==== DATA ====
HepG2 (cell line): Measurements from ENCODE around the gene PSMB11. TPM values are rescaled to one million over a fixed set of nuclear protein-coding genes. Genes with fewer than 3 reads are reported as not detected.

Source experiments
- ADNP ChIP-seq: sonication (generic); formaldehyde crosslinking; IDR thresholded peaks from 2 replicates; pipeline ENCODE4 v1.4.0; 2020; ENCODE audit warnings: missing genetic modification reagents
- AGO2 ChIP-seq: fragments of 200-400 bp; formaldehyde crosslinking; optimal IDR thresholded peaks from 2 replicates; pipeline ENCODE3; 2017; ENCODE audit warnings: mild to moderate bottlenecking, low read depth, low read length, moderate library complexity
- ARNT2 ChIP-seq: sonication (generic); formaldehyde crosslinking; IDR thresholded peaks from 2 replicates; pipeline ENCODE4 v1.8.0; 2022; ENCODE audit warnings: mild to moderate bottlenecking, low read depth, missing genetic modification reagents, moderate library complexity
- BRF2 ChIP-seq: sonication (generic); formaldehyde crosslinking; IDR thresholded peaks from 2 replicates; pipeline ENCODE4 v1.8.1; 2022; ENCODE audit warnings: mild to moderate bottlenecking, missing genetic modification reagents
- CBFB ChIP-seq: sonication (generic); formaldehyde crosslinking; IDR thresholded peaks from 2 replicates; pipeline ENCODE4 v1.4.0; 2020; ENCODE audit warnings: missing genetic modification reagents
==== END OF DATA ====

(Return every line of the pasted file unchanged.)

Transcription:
HepG2 (cell line): Measurements from ENCODE around the gene PSMB11. TPM values are rescaled to one million over a fixed set of nuclear protein-coding genes. Genes with fewer than 3 reads are reported as not detected.

Source experiments
- ADNP ChIP-seq: sonication (generic); formaldehyde crosslinking; IDR thresholded peaks from 2 replicates; pipeline ENCODE4 v1.4.0; 2020; ENCODE audit warnings: missing genetic modification reagents
- AGO2 ChIP-seq: fragments of 200-400 bp; formaldehyde crosslinking; optimal IDR thresholded peaks from 2 replicates; pipeline ENCODE3; 2017; ENCODE audit warnings: mild to moderate bottlenecking, low read depth, low read length, moderate library complexity
- ARNT2 ChIP-seq: sonication (generic); formaldehyde crosslinking; IDR thresholded peaks from 2 replicates; pipeline ENCODE4 v1.8.0; 2022; ENCODE audit warnings: mild to moderate bottlenecking, low read depth, missing genetic modification reagents, moderate library complexity
- BRF2 ChIP-seq: sonication (generic); formaldehyde crosslinking; IDR thresholded peaks from 2 replicates; pipeline ENCODE4 v1.8.1; 2022; ENCODE audit warnings: mild to moderate bottlenecking, missing genetic modification reagents
- CBFB ChIP-seq: sonication (generic); formaldehyde crosslinking; IDR thresholded peaks from 2 replicates; pipeline ENCODE4 v1.4.0; 2020; ENCODE audit warnings: missing genetic modification reagents